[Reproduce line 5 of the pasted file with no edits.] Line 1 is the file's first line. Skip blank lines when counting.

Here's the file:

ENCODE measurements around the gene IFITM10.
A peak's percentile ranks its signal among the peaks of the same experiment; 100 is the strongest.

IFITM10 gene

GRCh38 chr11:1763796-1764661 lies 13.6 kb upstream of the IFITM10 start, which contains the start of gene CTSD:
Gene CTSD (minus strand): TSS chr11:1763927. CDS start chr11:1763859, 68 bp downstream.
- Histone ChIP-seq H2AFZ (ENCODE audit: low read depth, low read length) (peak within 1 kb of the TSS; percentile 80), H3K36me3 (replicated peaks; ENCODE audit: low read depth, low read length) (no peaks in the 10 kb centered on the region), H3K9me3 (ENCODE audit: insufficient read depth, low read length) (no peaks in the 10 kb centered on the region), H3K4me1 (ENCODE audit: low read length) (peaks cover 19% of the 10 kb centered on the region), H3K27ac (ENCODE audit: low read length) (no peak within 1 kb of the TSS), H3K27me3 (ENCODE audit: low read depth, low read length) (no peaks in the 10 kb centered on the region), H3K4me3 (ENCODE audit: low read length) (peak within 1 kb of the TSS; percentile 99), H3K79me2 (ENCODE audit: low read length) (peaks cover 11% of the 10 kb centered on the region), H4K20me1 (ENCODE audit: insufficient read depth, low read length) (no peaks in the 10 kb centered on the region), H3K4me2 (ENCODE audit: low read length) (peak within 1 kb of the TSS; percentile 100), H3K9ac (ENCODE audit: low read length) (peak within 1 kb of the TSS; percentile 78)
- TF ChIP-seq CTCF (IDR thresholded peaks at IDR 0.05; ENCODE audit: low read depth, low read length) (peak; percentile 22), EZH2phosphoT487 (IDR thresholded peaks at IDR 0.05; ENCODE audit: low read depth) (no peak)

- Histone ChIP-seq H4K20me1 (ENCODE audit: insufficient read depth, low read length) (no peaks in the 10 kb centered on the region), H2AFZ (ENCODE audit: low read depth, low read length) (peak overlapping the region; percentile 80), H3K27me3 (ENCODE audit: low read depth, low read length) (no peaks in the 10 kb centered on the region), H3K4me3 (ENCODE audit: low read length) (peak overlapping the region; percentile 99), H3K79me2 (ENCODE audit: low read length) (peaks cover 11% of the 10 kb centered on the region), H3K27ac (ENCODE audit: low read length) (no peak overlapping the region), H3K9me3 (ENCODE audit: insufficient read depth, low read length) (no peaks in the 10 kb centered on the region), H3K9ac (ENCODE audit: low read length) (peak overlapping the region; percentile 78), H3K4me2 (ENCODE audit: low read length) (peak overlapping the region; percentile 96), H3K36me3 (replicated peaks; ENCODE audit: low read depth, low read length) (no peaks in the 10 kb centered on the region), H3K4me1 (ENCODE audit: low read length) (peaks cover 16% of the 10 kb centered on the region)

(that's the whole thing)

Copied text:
Gene CTSD (minus strand): TSS chr11:1763927. CDS start chr11:1763859, 68 bp downstream.